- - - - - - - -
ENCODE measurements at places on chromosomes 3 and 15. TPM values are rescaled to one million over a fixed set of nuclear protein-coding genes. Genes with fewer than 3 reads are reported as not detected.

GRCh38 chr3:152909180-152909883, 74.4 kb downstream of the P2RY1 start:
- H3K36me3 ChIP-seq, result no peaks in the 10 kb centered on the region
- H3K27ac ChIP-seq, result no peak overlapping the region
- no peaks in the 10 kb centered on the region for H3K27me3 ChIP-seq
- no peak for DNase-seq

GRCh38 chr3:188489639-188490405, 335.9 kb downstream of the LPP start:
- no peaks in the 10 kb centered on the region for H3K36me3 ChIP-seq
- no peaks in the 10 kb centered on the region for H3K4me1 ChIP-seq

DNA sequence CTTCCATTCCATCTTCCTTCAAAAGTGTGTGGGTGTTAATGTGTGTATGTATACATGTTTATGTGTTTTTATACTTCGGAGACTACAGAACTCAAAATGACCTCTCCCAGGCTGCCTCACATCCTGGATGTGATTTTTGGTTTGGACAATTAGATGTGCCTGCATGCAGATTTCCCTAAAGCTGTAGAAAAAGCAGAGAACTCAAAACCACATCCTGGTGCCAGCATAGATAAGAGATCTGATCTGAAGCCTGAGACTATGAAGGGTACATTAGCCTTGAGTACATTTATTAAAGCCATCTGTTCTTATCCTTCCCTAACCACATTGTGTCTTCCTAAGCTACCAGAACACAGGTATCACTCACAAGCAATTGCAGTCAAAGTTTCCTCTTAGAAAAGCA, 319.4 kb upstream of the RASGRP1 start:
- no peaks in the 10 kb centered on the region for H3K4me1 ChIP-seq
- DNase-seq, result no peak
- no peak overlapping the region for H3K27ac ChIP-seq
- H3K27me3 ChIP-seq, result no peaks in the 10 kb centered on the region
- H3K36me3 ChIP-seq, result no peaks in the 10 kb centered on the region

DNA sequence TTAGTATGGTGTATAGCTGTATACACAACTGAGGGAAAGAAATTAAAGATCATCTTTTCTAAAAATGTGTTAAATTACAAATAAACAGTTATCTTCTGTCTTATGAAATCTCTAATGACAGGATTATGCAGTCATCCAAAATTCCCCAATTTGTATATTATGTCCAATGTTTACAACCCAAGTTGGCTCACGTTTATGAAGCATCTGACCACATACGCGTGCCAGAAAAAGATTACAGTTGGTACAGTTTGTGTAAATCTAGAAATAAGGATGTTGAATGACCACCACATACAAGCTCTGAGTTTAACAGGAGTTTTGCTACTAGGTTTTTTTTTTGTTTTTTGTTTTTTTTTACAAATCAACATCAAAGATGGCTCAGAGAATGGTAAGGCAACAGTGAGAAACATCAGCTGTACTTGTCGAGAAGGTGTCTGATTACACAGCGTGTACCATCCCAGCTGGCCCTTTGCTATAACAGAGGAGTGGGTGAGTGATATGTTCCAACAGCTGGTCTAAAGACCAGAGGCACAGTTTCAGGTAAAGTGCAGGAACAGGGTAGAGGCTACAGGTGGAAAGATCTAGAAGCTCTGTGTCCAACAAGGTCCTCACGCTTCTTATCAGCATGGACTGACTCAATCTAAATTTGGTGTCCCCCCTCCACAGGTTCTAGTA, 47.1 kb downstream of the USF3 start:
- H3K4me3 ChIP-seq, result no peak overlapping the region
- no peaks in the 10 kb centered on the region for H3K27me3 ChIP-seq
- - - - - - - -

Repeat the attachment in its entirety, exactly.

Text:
ENCODE measurements at places on chromosomes 3 and 15. TPM values are rescaled to one million over a fixed set of nuclear protein-coding genes. Genes with fewer than 3 reads are reported as not detected.

GRCh38 chr3:152909180-152909883, 74.4 kb downstream of the P2RY1 start:
- H3K36me3 ChIP-seq, result no peaks in the 10 kb centered on the region
- H3K27ac ChIP-seq, result no peak overlapping the region
- no peaks in the 10 kb centered on the region for H3K27me3 ChIP-seq
- no peak for DNase-seq

GRCh38 chr3:188489639-188490405, 335.9 kb downstream of the LPP start:
- no peaks in the 10 kb centered on the region for H3K36me3 ChIP-seq
- no peaks in the 10 kb centered on the region for H3K4me1 ChIP-seq

DNA sequence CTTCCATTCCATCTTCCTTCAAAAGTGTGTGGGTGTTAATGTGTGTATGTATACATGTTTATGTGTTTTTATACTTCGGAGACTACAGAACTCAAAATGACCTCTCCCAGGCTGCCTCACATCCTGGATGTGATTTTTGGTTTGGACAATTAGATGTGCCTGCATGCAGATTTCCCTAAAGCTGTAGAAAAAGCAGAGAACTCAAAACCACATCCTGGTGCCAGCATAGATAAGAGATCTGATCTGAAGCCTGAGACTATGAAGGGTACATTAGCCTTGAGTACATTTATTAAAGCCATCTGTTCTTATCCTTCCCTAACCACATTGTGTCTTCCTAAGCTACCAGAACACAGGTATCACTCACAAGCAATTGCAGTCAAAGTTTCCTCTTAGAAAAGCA, 319.4 kb upstream of the RASGRP1 start:
- no peaks in the 10 kb centered on the region for H3K4me1 ChIP-seq
- DNase-seq, result no peak
- no peak overlapping the region for H3K27ac ChIP-seq
- H3K27me3 ChIP-seq, result no peaks in the 10 kb centered on the region
- H3K36me3 ChIP-seq, result no peaks in the 10 kb centered on the region

DNA sequence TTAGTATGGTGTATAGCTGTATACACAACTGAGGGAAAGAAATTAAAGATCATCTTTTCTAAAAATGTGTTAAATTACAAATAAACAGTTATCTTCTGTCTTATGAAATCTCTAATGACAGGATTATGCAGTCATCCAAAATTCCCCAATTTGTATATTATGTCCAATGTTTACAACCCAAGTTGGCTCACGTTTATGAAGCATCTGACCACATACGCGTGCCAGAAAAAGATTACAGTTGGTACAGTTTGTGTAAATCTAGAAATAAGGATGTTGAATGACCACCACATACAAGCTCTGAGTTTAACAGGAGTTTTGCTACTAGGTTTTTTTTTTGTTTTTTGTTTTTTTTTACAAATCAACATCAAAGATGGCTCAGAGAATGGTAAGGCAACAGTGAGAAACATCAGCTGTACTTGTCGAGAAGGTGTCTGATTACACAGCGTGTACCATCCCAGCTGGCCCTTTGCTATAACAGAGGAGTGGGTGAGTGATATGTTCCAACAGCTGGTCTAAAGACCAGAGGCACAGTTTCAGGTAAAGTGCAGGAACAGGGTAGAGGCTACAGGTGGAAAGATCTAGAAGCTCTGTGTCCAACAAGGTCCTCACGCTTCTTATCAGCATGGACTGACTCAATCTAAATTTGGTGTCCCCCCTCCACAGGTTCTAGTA, 47.1 kb downstream of the USF3 start:
- H3K4me3 ChIP-seq, result no peak overlapping the region
- no peaks in the 10 kb centered on the region for H3K27me3 ChIP-seq